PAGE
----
It’s at this point that you may run into a bit of an annoyance with the default WordPress user interface:

A comparison between the default WordPress user interface for hierarchical and non-hierarchical taxonomies

The example given above (Property Type) is non-hierarchical. By default, this means that an administrator creating or editing a new post with that taxonomy needs to manually type in the relevant Property Type(s) in the box and wait for it to auto-complete, or click the “choose from the most used” option and hope that the ones they want are in there.

It makes a lot more sense, in some circumstances at least, for non-hierarchical taxonomies to also use the same “checkbox list” user interface used for hierarchical taxonomies, as shown above. This way, the user is presented with a list of all of the available options without having to recall them from memory, and can still add new ones if necessary.

The good news is, that starting from WordPress 3.7 (which was released quite a while ago, at the time of writing WordPress is at version 4.9), it’s possible to tell WordPress to use the checkbox UI for non-hierarchical taxonomies – with a caveat.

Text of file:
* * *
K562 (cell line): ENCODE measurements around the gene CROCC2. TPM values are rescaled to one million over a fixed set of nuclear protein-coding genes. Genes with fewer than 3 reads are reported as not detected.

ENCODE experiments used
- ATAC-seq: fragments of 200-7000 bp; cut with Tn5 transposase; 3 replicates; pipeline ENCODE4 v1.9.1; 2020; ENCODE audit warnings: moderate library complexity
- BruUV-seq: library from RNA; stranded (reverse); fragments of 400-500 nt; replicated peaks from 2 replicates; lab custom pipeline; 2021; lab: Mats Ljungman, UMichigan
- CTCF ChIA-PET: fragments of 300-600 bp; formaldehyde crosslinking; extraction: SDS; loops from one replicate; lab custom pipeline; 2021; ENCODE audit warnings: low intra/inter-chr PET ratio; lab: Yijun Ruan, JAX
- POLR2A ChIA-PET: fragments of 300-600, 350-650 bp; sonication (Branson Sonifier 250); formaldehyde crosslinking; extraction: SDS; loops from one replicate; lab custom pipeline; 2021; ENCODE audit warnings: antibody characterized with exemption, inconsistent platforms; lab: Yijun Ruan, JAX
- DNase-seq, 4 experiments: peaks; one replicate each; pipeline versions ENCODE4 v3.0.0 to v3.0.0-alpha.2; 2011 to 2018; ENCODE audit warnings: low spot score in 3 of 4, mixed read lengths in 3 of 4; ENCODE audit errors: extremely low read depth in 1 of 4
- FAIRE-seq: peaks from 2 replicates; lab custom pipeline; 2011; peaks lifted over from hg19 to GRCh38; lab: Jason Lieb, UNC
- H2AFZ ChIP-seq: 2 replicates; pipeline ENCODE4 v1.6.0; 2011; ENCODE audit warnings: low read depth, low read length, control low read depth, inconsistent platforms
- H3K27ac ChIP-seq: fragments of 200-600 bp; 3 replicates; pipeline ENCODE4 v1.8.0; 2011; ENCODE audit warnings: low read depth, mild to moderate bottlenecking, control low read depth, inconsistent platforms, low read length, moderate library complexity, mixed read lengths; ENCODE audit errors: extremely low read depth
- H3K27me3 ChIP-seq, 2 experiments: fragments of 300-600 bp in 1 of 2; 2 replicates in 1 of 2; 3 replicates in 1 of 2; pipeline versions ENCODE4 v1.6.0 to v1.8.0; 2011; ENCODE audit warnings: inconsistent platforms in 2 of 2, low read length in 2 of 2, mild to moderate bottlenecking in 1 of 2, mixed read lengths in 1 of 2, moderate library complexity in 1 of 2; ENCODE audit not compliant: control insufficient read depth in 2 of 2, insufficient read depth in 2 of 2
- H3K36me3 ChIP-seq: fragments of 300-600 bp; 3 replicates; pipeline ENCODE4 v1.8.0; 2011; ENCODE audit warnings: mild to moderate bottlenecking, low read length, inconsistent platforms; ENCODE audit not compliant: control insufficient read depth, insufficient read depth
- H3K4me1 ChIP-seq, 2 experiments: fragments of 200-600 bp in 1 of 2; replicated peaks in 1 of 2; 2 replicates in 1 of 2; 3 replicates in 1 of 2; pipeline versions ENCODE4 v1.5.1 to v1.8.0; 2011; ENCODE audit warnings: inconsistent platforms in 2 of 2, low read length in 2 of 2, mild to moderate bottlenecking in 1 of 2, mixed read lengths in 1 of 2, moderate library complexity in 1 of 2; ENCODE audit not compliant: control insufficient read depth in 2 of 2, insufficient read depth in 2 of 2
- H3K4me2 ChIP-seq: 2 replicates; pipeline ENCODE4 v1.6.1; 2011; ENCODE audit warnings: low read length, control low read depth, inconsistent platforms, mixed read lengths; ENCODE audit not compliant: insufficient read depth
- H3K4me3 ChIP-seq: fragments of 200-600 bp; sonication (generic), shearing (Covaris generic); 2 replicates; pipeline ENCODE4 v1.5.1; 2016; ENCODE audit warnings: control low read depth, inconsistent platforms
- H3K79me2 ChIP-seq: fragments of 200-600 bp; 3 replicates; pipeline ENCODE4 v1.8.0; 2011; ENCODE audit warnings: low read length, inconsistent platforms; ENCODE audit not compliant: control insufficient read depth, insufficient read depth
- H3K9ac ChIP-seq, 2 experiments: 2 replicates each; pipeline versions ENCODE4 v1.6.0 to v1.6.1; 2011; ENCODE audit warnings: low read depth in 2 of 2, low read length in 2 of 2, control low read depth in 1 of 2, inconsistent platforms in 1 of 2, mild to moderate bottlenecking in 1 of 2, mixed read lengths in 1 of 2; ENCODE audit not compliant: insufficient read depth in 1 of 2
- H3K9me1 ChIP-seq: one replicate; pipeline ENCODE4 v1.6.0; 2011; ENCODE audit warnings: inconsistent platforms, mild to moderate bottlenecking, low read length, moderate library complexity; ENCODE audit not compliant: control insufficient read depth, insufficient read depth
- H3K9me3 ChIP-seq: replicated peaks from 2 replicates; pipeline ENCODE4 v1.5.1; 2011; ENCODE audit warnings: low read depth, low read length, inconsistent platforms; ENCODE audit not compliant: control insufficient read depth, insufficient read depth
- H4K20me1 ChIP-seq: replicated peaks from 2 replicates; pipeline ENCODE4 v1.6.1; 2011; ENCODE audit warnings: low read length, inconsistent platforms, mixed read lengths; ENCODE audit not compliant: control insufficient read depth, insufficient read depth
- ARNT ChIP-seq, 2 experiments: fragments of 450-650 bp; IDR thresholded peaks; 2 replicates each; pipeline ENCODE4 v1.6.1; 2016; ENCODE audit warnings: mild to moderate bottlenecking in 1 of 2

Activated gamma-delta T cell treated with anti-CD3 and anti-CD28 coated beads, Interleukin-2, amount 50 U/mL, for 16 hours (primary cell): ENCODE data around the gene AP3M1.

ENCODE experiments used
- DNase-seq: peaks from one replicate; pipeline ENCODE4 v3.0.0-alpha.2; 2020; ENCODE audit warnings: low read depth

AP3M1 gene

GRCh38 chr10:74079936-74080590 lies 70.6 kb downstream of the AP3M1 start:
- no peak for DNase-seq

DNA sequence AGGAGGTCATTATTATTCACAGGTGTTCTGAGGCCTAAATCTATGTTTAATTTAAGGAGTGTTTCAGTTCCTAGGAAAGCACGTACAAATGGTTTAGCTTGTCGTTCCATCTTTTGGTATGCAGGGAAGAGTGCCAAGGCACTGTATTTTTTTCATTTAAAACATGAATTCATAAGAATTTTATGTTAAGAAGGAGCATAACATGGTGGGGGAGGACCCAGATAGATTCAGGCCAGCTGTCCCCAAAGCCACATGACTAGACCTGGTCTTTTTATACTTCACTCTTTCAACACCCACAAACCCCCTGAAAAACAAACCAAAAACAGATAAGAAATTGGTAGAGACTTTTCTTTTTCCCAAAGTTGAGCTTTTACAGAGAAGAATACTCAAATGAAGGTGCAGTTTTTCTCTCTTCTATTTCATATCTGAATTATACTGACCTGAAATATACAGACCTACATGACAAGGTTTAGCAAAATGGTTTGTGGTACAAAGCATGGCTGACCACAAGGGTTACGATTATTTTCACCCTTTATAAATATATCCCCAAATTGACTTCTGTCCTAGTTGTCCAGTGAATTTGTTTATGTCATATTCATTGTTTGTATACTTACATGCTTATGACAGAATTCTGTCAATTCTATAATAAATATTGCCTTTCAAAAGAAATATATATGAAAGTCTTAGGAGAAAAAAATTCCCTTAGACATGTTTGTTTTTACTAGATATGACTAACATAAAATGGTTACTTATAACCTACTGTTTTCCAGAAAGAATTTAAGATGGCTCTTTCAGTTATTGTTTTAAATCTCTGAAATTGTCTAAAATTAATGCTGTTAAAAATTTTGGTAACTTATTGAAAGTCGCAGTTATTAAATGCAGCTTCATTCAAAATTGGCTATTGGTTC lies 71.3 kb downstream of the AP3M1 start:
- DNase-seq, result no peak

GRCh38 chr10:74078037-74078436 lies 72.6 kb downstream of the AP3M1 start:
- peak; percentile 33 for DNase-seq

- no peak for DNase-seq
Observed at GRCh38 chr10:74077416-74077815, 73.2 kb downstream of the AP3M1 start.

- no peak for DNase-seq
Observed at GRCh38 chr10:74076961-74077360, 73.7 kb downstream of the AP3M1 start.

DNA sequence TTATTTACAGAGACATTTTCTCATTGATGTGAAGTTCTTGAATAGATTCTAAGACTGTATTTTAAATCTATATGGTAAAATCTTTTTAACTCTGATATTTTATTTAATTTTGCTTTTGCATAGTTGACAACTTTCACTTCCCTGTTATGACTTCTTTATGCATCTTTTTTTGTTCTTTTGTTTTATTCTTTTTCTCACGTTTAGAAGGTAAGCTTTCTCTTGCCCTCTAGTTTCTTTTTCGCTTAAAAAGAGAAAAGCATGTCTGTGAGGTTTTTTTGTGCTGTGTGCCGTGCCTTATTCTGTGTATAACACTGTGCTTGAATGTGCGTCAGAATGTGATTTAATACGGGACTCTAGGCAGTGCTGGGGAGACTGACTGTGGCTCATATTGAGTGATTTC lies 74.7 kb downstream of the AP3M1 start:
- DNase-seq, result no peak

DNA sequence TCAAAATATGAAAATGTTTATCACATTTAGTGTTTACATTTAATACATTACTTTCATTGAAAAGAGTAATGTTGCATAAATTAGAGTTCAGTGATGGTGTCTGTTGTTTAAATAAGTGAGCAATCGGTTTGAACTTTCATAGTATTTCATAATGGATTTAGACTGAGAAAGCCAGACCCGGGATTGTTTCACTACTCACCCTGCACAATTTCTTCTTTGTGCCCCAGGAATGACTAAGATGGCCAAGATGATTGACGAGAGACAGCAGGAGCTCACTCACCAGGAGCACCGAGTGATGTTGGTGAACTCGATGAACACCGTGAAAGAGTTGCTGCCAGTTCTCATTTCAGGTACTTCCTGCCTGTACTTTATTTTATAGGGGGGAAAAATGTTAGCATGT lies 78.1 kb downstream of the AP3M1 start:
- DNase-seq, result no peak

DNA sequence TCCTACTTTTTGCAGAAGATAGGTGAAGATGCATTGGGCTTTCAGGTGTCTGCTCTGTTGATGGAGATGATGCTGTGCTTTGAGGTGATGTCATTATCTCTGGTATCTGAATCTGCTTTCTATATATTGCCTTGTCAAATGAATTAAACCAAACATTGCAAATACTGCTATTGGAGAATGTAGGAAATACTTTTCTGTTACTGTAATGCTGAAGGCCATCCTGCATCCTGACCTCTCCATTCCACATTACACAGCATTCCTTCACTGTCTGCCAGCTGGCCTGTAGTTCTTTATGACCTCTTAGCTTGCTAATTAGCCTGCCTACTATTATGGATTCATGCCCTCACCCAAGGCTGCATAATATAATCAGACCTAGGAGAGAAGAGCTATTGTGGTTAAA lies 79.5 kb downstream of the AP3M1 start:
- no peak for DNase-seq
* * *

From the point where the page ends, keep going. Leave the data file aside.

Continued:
Let’s continue with the Property Type example. Here’s our (basic) code for registering the custom taxonomy for it:

add_action( 'init', 'create_property_type_taxonomy' );

function create_property_type_taxonomy() {
    register_taxonomy(
        'propertytype', // the slug for the new taxonomy
        'property', // the slug of the custom post type that this taxonomy applies to
        array(
            'label' => __( 'Type' ),
            'rewrite' => array( 'slug' => 'property-type' ),
            'hierarchical' => false,
        )
    );
}

This creates a non-hierarchical taxonomy, with the default UI as shown above. To switch the UI over to the checkbox style above, we just need one more line:

add_action( 'init', 'create_property_type_taxonomy' );

function create_property_type_taxonomy() {
    register_taxonomy(
        'propertytype', // the slug for the new taxonomy
        'property', // the slug of the custom post type that this taxonomy applies to
        array(